One thing I’ve been focusing on recently for my backcountry meals is adding variety. When it comes to prepackaged backpacking meals this variety is often found in what is essentially the same meal but just in different flavors – for example flavor and cultural variations on rice or pasta based meals. Finding something that is truly different however can be difficult to find unless you’re making your own dinners from scratch. For an off the shelf pre-made meal however, the Mountain House Yellow C
From beaches to rainforests to glaciers, Olympic National Park provides hikers with access to a stunning variety of landscapes. Although I’ve barely scratched the surface of what there is to do in the park’s 922,650 acres, I have had the privilege of soaking in its hot springs, swimming in its alpine lakes, and walking among the giant trees in its rainforest. The extensive trail network of Olympic National Park allows for memorable backpacking trips of all lengths, from overnight outings to week
While standard freeze-dried meal fare will often find us eating rice or pasta based meals in the backcountry, it’s nice to mix things up every now and then. With the Mountain House Spicy Southwest Skillet Meal we can throw something that’s quite different into our food bag, while also adding an option that’s equally at home for dinner or breakfast in a pinch.
The Mountain House Spicy Southwest Skillet Meal comes in a 2 serving package, but at just 490 calories total I would consider t
I must admit I started a like affair with hiking around 1993. I did not know I was hiking since I was mandated to do it, along with some fellow Army comrades, while stationed in South Korea. When your company commander says to take that hill, you take it, or as I would like to say, “hike it.” I do not remember the specific area where we hiked, but I know I was surrounded by lots of trees, large leaves, and some trickling of water. I remember almost falling into the water, and guess what, I can’t
A new dinner from Mountain House, their Mexican Style Adobo Rice and Chicken Meal brings backpackers, hikers, or considering the current situation we've been facing here in the spring of 2020 just about anyone a decent Mexican themed meal that's also compatible with gluten free diets. And while normally we don't dive too much into packaging here at TrailGroove, in this case it deserves mention with a redesign that not only includes an artwork update but important updates to functionality as well
“Build a railroad right through these mountains? You can’t do it, man; you can’t do it. You might as well try to build a railroad on the Devil’s eyebrow as to undertake to build one in such a place.” And so the words of a pioneer gave a rugged sandstone formation in northwest Arkansas its name. The year was 1880, and surveyors were doing preliminary work on the location of the Frisco Railroad. The railroad was built, the name stuck, and today “Devil’s Eyebrow” is one of 75 Natural Areas managed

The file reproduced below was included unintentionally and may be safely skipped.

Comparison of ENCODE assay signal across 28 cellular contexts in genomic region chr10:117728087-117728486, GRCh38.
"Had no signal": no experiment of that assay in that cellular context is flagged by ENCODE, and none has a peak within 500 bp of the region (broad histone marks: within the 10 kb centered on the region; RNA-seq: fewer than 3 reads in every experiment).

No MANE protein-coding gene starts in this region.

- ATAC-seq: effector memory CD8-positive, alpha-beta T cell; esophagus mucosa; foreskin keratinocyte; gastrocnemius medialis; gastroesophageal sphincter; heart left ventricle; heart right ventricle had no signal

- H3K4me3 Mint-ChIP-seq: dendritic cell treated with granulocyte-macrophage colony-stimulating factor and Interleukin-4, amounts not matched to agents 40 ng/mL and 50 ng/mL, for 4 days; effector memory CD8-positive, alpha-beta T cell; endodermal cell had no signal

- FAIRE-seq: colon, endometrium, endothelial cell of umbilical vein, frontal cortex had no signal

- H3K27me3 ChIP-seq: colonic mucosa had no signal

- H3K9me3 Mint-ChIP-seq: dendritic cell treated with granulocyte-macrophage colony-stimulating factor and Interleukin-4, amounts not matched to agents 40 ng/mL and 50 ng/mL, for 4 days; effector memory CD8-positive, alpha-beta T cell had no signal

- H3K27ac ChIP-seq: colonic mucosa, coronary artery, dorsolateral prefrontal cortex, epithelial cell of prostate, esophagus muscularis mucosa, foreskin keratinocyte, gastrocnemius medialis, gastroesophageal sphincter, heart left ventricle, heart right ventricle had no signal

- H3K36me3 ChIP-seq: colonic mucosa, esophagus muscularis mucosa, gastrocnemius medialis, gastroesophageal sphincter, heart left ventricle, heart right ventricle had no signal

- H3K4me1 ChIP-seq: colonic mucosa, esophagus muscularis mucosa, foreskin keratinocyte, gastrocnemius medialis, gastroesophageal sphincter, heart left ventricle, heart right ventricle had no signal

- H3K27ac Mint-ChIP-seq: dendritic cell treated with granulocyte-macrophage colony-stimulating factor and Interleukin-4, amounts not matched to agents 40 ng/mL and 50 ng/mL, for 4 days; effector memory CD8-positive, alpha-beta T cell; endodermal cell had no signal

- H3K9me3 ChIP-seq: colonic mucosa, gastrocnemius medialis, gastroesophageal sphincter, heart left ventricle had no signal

With time rapidly running out to hike one of the big three trails this year or having run out already, it may be time to consider a shorter long trail once the present situation with COVID-19 becomes settled, hopefully sooner rather than later. Trails like the Colorado Trail, John Muir Trail, and Long Trail (see Thru-Hiking: the Junior Version) will certainly get plenty of attention after social distancing regulations are relaxed and when current closures come to an end, but there are lesser kno
The Hidden Life of Trees: What They Feel, How They Communicate by Peter Wohlleben (Greystone Books, 2015) is an approachable book of bite-sized chapters explaining the mysteries of trees. Ever wondered if trees can talk to each other? How they know when to drop their leaves in the fall (and why)? That they can lower the blood pressure of hikers beneath them? Wohlleben answers all these questions – and brings up fascinating others – in this easily-digestible book that’s sure to make a tree-hugger
When you inevitably find yourself getting miles in during cold and wet weather on any hiking or backpacking trip, we all of course reach for our rain gear to stay warm and dry. One item that can be overlooked however is protection for our hands: which are especially susceptible to getting chilled quickly. Of all options I’ve found a lightweight waterproof rain mitt to be the best option in these situations, which can be worn over liner gloves for a complete 3-season layering system that will kee
While any thru-hike will involve an uncountable number of steps, the biggest step of them all is the proverbial first step – making the decision to go hike the trail yourself. After you’ve watched the videos and read the articles, the inspiration is at its highest, and you finally decide to hike a long distance trail, the second major step into the world of long distance hiking is preparing to walk – up to 25 miles every day for up to 6 months straight. What I found after hiking the length of th
While not an unknown destination by any means, Aravaipa Canyon in southern Arizona is considerably less famous, even among backpackers, than many other destinations in the Grand Canyon State. One of the few perennial streams in the Sonoran Desert, Aravaipa Creek offers those who hike in the area a reliable source of water. This is a welcome treat in arid Arizona, since many backpacking trips in the state must be carefully planned around water sources. Not only does the year-round water in the ca
Along with towering mountains and alpine lakes, awe-inspiring rock formations are one of the quintessential landscape features of the American West. From Devil’s Tower in Wyoming, to Delicate Arch in Utah, to Half Dome in California, iconic formations draw hikers and sightseers to far-flung public lands to witness the majesty sculpted by nature. In the Southwest, rock formations are by and large the main attraction. National parks, monuments, and other public lands contain enough arches, canyons